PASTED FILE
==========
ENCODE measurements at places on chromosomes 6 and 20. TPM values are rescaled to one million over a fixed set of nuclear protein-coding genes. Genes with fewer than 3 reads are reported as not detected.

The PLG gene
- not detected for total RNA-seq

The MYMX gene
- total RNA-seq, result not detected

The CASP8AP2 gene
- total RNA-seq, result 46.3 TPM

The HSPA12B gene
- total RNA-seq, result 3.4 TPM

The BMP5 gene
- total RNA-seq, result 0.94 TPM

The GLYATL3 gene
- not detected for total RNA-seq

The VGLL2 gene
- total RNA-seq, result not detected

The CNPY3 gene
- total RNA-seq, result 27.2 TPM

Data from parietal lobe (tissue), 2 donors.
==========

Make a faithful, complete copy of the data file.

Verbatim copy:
ENCODE measurements at places on chromosomes 6 and 20. TPM values are rescaled to one million over a fixed set of nuclear protein-coding genes. Genes with fewer than 3 reads are reported as not detected.

The PLG gene
- not detected for total RNA-seq

The MYMX gene
- total RNA-seq, result not detected

The CASP8AP2 gene
- total RNA-seq, result 46.3 TPM

The HSPA12B gene
- total RNA-seq, result 3.4 TPM

The BMP5 gene
- total RNA-seq, result 0.94 TPM

The GLYATL3 gene
- not detected for total RNA-seq

The VGLL2 gene
- total RNA-seq, result not detected

The CNPY3 gene
- total RNA-seq, result 27.2 TPM

Data from parietal lobe (tissue), 2 donors.